IPCC Table With Logo

The Intergovernmental Panel on Climate Change (IPCC)
is sharpening the language of its latest draft synthesis report,
seen by Carbon Brief.

Not only is the wording around how the climate is
changing more decisive, the evidence the report references is
stronger too, when compared to the
previous version
published in 2007.

The synthesis report, due to be published on 2
November, will wrap up the IPCC’s fifth assessment
(AR5)
of climate change. It will summarise and draw
together the information in IPCC reports on the science
of climate change
, its
impacts
and the
ways it can be addressed
.

We’ve compared a draft of the synthesis report with
that published in 2007 to find out how they compare. Here are the
key areas of change.

Irreversible impacts are being felt
already

The AR5 draft synthesis begins with a decisive
statement that human influence on the climate is “clear”, that
recent emissions are the highest in history and that “widespread
and consequential impacts” are already being felt.

This opening line shows how much has changed in
the way the authors present their findings. In contrast, the 2007
report opened with a discussion of scientific progress and an
extended paragraph on definitions.

There are also a couple of clear thematic
changes in the 2014 draft. The first, repeated frequently
throughout, is the idea that climate change impacts are already
being felt.

For instance it says that the height of coastal
floods has already increased and that climate-change-related risks
from weather extremes such as heatwaves and heavy rain are “already
moderate”.

These observations are crystallised in a long
section on Article 2 of the UN’s climate change convention, which
has been signed by every country of the world. Article 2 says that
the objective of the convention is to avoid dangerous climate
change.

The AR5 draft implies the world may already have
failed in this task:

“Depending on value
judgements and specific circumstances, currently observed impacts
might already be considered dangerous for some
communities.”

The second theme is a stronger emphasis on
irreversible impacts compared to the 2007 version. The 2014 draft
says:

“Continued emission of
greenhouse gases will cause further warming and long-lasting
changes in all components of the climate system, increasing the
likelihood of severe, pervasive and irreversible impacts for people
and ecosystems.”

It says that a large fraction of warming will be
irreversible for hundreds to thousands of years and that the
Greenland ice sheet will be lost when warming reaches between one
and four degrees above pre-industrial temperatures. Current warming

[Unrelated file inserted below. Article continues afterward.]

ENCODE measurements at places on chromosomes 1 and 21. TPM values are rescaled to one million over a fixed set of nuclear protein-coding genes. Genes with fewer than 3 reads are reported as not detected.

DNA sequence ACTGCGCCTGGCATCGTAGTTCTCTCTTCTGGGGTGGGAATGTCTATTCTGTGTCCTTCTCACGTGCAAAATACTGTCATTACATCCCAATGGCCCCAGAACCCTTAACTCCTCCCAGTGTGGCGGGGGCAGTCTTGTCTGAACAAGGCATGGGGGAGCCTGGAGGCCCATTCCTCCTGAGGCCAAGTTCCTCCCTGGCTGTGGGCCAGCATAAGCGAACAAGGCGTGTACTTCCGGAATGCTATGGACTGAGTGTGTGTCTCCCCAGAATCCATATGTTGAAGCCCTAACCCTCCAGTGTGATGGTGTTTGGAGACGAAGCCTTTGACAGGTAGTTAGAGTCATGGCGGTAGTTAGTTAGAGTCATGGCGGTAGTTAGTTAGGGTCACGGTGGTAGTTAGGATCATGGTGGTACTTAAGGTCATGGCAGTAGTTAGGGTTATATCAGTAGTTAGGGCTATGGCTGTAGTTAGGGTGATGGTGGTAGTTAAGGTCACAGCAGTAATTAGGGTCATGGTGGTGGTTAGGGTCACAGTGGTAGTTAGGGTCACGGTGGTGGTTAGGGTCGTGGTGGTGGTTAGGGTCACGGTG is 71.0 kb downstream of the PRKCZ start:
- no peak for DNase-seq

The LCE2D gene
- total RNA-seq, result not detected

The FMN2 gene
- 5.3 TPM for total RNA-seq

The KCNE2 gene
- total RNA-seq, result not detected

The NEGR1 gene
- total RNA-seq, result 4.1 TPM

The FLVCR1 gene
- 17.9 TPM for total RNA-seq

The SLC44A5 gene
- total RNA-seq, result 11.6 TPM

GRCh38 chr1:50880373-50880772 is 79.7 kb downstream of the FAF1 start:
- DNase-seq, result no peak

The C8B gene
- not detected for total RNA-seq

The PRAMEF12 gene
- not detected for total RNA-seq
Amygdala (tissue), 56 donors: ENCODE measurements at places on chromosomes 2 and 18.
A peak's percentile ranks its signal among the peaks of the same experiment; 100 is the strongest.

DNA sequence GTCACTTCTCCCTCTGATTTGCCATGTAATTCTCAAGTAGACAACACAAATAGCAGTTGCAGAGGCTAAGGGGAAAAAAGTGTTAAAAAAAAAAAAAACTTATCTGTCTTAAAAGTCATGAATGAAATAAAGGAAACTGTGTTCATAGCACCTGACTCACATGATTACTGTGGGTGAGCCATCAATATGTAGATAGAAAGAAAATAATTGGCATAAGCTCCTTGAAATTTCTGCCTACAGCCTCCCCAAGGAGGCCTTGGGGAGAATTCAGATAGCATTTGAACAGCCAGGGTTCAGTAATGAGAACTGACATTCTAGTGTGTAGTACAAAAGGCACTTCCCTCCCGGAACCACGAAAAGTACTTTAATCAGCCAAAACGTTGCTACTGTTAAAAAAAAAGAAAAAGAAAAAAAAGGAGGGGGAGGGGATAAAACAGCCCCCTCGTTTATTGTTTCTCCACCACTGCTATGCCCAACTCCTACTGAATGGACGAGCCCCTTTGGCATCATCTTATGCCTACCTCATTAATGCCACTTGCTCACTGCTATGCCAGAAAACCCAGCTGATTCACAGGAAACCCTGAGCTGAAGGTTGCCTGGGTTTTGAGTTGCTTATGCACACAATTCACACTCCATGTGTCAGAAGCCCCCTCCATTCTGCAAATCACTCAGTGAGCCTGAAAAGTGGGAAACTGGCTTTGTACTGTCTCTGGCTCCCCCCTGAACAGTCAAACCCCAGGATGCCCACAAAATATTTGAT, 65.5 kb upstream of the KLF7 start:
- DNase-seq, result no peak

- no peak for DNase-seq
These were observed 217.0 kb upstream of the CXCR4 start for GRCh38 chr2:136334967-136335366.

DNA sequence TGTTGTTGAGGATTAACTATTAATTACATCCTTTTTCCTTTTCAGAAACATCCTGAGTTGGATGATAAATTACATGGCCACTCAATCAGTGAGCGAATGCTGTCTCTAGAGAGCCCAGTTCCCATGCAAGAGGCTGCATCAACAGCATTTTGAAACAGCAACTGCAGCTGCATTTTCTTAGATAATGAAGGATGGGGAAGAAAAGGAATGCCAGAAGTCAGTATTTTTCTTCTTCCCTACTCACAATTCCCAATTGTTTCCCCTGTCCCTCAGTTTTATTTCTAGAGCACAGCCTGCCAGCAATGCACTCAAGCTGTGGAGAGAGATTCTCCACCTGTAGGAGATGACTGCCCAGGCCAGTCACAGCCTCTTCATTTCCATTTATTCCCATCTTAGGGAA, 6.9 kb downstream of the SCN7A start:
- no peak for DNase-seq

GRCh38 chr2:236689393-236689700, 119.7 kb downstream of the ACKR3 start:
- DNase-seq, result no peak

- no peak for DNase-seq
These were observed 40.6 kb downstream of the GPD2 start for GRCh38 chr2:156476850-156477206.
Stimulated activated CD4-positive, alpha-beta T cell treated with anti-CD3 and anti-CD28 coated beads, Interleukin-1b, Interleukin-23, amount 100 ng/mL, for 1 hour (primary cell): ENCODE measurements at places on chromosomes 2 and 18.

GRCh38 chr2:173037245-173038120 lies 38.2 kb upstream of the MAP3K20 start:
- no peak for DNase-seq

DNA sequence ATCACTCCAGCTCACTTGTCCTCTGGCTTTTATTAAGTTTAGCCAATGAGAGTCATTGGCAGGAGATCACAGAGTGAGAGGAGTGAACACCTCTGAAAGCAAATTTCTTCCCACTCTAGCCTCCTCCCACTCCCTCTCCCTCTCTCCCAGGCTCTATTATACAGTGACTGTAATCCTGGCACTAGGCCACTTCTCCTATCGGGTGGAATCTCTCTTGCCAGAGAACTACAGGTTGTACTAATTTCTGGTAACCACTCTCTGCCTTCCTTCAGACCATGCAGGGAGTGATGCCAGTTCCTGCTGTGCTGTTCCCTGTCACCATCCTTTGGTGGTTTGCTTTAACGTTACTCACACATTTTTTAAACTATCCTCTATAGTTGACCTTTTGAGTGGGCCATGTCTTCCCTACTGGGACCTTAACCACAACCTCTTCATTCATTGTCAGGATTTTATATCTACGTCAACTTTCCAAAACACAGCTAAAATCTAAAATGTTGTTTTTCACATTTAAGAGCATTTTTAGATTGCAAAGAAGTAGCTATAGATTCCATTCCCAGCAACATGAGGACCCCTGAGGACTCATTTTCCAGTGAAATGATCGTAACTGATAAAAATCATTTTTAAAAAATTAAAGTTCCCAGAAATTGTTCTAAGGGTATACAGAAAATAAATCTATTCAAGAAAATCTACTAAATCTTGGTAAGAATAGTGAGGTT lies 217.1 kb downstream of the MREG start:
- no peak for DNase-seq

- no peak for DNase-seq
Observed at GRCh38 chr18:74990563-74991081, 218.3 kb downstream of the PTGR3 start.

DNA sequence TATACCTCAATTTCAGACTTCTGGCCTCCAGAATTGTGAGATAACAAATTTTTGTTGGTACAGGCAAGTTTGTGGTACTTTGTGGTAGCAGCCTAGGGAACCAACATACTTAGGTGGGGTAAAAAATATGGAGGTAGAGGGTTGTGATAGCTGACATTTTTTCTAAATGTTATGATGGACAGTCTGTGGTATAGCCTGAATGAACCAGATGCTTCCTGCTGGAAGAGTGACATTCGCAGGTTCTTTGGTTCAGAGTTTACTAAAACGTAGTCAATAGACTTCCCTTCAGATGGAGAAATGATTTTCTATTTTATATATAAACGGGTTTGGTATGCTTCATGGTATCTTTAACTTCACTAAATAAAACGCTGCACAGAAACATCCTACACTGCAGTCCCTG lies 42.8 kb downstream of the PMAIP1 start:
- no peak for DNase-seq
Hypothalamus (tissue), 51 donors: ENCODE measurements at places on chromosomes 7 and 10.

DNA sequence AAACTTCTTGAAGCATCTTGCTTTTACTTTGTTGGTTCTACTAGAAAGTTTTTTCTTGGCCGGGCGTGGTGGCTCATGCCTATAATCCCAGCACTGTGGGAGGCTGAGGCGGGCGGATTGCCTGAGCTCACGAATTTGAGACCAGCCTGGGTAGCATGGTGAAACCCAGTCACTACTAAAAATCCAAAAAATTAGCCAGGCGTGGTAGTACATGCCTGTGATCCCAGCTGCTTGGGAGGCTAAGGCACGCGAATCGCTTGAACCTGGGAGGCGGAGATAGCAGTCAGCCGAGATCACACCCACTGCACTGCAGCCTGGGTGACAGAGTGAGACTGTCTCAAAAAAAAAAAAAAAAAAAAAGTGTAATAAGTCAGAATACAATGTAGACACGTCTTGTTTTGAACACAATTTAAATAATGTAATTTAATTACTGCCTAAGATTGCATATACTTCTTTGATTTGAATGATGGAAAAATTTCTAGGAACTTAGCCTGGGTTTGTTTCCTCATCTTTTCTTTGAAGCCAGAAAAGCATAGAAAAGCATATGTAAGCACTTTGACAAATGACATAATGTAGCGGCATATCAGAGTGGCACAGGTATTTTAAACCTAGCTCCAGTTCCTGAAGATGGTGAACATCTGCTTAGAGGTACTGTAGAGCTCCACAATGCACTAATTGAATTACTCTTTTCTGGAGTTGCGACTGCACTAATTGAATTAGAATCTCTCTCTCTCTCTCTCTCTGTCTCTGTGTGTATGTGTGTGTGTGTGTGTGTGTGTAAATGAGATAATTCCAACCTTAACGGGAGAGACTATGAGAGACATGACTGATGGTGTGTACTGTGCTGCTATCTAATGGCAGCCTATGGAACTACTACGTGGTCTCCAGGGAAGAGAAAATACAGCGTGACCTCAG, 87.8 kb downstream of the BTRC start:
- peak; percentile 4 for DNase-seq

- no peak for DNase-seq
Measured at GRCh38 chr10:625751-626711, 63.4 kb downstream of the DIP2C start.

since pre-industrial times is about 0.8 degrees celsius.

In effect the report has switched tense from
future conditional (“could experience”) to present continuous (“are
experiencing”). For instance it says there are signs that
some corals and Arctic ecosystems “are already experiencing
irreversible regime shifts” because of warming.

Stronger evidence than before

As well as these thematic changes in the use of
language, the AR5 synthesis comes to stronger conclusions in many
other areas.

This is largely because the scientific evidence
has solidified in the intervening seven years, the IPCC
says.

We’ve drawn together a collection of
side-by-side statements so you can see for yourself how the
conclusions have changed. Some of the shifts in language are subtle
– but they are significant all the same.

Source: IPCC
AR4 Synthesis Report
, draft AR5 Synthesis Report

Climate alarmism or climate
realism?

The authors of the latest synthesis report seem
to have made an effort to boost the impact of their words. They’ve
used clearer and more direct language along with what appears to be
a stronger emphasis on the negative consequences of
inaction.

The language around relying on adaptation to
climate change has also shifted. It now more clearly emphasises the
need for mitigation to cut emissions, if the worst impacts of
warming are to be avoided.

Some are bound to read this as an unwelcome
excursion into advocacy. But others will insist it is simply a case
of better presenting the evidence that was already there, along
with advances in scientific knowledge.

Government representatives have the chance to go
over the draft AR5 synthesis report with a fine toothcomb when they
meet during 27-31 October.

Will certain countries
try to tone down the wording
, as they have
been
accused
of doing in the past? Or will the
new, more incisive language make the final cut?

To find out, tune in on 2 November
when the final synthesis report will be
published.

Via: http://www.carbonbrief.org/blog/2014/09/how-the-ipcc-is-sharpening-its-language-on-climate-change/